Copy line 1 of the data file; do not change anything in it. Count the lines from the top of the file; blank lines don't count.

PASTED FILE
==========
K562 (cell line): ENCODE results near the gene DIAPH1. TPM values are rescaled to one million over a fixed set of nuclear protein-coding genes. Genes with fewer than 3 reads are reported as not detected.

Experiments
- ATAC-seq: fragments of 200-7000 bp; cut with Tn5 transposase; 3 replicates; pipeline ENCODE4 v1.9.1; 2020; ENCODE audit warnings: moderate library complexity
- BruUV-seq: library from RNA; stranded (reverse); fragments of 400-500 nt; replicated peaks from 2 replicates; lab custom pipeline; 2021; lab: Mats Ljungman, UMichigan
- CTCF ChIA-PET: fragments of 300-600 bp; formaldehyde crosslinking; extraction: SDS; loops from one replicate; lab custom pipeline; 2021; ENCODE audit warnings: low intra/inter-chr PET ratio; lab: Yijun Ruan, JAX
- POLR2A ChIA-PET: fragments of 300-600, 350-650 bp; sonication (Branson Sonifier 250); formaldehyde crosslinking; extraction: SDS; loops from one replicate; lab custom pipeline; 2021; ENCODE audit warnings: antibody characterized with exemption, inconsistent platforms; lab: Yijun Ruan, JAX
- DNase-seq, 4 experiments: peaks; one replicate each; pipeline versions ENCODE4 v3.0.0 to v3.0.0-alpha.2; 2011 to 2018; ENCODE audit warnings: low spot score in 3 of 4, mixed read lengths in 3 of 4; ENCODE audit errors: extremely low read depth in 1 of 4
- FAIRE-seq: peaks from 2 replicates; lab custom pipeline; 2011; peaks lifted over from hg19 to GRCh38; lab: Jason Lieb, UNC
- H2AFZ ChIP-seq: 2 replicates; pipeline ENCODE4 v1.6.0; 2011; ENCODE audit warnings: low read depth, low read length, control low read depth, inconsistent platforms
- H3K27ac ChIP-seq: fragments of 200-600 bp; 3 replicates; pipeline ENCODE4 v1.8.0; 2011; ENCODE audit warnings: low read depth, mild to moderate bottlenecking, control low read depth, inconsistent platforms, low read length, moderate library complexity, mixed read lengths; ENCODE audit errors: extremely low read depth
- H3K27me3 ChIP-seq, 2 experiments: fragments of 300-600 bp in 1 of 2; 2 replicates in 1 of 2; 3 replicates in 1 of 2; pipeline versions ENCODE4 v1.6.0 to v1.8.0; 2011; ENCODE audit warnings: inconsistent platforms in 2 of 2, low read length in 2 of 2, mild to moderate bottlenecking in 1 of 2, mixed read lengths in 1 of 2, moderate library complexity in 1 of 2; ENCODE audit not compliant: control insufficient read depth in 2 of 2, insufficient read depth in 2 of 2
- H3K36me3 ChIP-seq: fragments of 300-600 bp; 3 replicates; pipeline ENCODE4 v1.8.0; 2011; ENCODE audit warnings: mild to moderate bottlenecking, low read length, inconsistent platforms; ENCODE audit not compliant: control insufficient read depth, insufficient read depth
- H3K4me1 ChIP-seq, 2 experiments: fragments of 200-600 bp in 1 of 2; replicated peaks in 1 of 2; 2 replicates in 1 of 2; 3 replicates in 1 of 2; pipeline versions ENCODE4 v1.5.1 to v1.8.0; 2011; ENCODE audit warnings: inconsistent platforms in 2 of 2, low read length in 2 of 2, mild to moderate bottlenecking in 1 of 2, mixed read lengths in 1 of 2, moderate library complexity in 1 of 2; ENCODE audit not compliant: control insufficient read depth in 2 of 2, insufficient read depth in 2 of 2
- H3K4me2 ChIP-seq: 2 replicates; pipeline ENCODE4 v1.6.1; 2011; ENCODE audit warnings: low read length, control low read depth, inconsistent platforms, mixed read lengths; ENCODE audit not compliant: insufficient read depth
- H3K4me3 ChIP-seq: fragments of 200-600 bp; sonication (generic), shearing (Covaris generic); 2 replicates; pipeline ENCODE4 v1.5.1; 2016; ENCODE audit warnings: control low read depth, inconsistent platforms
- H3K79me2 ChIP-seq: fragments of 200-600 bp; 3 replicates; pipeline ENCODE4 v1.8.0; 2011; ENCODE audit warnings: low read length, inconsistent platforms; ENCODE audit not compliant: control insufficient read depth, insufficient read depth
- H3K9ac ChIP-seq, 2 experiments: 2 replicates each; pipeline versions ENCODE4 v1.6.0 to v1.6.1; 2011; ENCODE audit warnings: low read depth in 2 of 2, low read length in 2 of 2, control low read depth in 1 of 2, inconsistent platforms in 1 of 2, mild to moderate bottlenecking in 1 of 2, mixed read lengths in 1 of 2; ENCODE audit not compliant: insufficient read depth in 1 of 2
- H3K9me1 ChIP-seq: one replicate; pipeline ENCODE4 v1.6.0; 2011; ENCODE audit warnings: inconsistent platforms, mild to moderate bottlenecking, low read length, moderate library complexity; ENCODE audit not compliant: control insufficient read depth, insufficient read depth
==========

K562 (cell line): ENCODE results near the gene DIAPH1. TPM values are rescaled to one million over a fixed set of nuclear protein-coding genes. Genes with fewer than 3 reads are reported as not detected.